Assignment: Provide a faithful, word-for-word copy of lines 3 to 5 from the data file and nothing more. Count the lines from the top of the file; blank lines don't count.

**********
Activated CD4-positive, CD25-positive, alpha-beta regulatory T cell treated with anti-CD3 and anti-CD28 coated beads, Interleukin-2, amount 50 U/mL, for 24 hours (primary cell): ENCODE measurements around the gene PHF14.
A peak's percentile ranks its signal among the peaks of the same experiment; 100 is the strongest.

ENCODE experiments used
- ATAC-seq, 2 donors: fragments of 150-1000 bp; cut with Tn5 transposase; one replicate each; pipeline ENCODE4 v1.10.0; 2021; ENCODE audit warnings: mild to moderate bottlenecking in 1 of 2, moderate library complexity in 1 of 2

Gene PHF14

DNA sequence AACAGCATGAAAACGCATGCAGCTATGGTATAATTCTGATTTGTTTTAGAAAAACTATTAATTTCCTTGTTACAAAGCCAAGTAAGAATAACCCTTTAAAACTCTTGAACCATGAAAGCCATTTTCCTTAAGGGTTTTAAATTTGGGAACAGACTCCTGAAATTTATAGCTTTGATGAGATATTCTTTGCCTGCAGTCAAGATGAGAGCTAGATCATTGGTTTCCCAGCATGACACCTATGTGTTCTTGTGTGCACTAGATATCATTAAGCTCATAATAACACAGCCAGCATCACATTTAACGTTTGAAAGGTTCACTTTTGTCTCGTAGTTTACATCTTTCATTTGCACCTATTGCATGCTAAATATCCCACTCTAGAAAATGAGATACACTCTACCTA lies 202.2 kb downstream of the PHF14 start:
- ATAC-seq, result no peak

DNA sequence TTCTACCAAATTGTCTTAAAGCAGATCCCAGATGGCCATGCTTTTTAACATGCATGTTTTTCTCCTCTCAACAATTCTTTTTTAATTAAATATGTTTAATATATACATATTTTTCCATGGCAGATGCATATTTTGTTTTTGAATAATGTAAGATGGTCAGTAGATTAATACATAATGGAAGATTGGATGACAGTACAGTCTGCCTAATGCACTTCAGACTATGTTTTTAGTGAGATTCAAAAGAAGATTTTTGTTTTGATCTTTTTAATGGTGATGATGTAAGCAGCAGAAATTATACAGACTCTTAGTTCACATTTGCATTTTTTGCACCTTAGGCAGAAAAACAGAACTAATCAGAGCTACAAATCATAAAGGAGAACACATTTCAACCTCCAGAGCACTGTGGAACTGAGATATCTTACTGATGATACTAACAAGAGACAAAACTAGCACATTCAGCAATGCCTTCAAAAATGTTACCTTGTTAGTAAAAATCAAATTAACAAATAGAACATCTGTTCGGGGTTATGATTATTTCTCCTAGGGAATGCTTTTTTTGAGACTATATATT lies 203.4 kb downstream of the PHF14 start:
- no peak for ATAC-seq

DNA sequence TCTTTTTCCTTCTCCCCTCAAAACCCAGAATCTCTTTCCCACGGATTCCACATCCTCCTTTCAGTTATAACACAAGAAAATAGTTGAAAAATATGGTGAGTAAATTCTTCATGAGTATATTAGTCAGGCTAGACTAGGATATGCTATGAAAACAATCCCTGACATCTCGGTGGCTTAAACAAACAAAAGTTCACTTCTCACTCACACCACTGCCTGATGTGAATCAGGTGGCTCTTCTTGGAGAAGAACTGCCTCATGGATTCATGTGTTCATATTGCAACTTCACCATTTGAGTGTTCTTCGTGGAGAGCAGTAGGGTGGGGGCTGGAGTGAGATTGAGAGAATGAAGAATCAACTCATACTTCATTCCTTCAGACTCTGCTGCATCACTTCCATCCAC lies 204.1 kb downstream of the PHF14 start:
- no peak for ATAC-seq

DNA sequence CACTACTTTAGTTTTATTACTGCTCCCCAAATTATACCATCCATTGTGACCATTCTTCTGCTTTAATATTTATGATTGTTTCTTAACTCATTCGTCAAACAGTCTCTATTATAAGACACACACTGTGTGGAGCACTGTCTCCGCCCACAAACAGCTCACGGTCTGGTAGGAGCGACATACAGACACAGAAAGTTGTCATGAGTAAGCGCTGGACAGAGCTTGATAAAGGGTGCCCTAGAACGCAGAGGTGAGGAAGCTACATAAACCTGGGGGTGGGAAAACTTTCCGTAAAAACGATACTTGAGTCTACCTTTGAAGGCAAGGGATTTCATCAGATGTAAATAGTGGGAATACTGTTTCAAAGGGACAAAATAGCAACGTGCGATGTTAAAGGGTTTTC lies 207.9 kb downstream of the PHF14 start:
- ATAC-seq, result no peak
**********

ENCODE experiments used
- ATAC-seq, 2 donors: fragments of 150-1000 bp; cut with Tn5 transposase; one replicate each; pipeline ENCODE4 v1.10.0; 2021; ENCODE audit warnings: mild to moderate bottlenecking in 1 of 2, moderate library complexity in 1 of 2

Gene PHF14